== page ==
The first minutes of each film anchor the narratives that follow. Jakob der Lügner opens with the credit sequence (00:00:00-00:01:32); a static camera offers three different glimpses of the courtyard through a doorway as the credits appear on the screen with no mention that the film is based on Becker’s novel. Using the doorway to frame the courtyard, the camera limits the perspective to one third of the courtyard and surrounding apartment building; the scene is void of people. The other two thirds of the screen are dark, creating a backdrop for the credits (see Figure 1). Thus, from the beginning, the camera overtly establishes for the viewer its ability to limit and define perspective. Solo violin is the only accompanying soundtrack. Shots of Jakob leaving his apartment, depositing the key in the hole in the wall, and going up the stairs to the attic where Lina lies sick interspliced with intertitles (00:01:32-00:02:33) function as an epigraph:
“Die Geschichte von Jakob der Lügner hat sich niemals so zugetragen.”/ “The tale of Jacob the liar is not true.”
“Ganz bestimmt nicht.”/ “Honest.”
“Vielleicht hat sie sich doch so zugetragen.”/ “But maybe it is true after all.”
This commentary punctuates the conclusion of the opening sequence with playfully articulated doubt about the veracity of the story that follows and in so doing implicitly confronts the the viewer with the question of whether there is one “true” perspective. Furthermore, unlike the novel, it clarifies that the story to follow is indeed Jakob’s.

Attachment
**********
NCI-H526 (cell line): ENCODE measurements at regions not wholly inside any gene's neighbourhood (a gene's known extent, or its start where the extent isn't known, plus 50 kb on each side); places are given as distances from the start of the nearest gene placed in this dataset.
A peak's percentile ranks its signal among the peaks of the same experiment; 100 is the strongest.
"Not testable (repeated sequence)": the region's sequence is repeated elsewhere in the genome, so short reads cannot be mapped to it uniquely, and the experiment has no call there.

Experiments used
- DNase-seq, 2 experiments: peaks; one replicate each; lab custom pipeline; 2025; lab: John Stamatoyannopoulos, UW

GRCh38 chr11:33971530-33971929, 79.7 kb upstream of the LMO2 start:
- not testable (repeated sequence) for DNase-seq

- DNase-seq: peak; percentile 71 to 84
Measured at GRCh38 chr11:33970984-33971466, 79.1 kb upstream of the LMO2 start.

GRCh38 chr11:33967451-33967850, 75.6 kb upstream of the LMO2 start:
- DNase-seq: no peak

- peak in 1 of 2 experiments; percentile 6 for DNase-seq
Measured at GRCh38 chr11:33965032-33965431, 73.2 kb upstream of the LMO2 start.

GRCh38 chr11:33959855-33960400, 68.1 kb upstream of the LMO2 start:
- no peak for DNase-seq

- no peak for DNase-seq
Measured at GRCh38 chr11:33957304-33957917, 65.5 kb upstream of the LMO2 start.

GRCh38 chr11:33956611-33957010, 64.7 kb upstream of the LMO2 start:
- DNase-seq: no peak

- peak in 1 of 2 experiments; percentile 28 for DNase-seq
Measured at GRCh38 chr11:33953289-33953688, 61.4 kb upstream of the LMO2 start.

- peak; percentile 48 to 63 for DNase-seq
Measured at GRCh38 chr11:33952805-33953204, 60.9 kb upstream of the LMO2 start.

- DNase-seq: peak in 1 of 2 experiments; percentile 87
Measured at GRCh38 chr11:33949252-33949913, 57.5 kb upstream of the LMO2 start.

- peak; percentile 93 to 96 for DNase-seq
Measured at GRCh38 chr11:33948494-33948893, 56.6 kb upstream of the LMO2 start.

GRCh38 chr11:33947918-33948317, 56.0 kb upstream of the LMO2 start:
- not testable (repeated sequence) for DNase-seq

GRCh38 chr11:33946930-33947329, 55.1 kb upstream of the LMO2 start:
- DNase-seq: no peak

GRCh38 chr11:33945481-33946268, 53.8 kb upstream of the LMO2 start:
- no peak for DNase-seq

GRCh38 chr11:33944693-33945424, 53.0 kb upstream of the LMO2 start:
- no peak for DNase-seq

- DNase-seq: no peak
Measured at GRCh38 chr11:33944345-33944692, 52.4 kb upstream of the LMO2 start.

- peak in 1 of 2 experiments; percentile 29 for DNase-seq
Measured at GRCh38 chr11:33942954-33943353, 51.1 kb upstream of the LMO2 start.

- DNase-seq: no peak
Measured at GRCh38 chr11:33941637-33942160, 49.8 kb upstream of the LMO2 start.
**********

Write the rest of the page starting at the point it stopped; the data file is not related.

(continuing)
A black screen opens Jakob the Liar (00:00:00-00:03:26) with Jakob speaking off screen telling a Jewish joke, immediately fulfilling Becker’s wish for a more comedic tone and establishing humor as a signature characteristic of Jakob’s narrative voice. With Robin Williams, who is also the film’s executive producer, in this lead role, the film’s commitment to the comedic is overt. The streets of the ghetto appear next with a few people scurrying into buildings, text flashes on the screen – “Somewhere in Poland 1944” – and the camera pans from the top of Jakob’s hat to show his whole upper body. His off-screen voice continues with jokes about how they survived. A rear shot shows Jakob sitting at the ghetto wall looking at a green tree on the other side, the site of his and Hannah’s first kiss (see Figure 2). His mention of the name Hannah links Jakob to the intra-homodiegetic narrator in Becker’s novel whose wife’s name is Chana, Hebrew for Hannah, who was executed under a tree (8). This information is included in the film at a later point when Jakob tells Lina why he and his wife did not have children (00:14:19). Although this explicitly links the film to the novel, it also transfers aspects of the narrator’s life in the novel to the character of Jakob in the film and establishes that, unlike the novel, the film is telling Jakob’s story, not simply a story. This sets events in motion and the camera follows Jakob as he chases a single sheet of newspaper through the streets of the ghetto until he ends up at a square where it follows his gaze up to four bodies hanging from an execution scaffold. At minute 00:03:14, the text “Based on the book by Jurek Becker” flashes on the screen. Such explicitness is warranted, given that only a select few American viewers would be familiar with Becker and his work. It also draws attention to the fact that the film is an adaptation of a novel originally in German.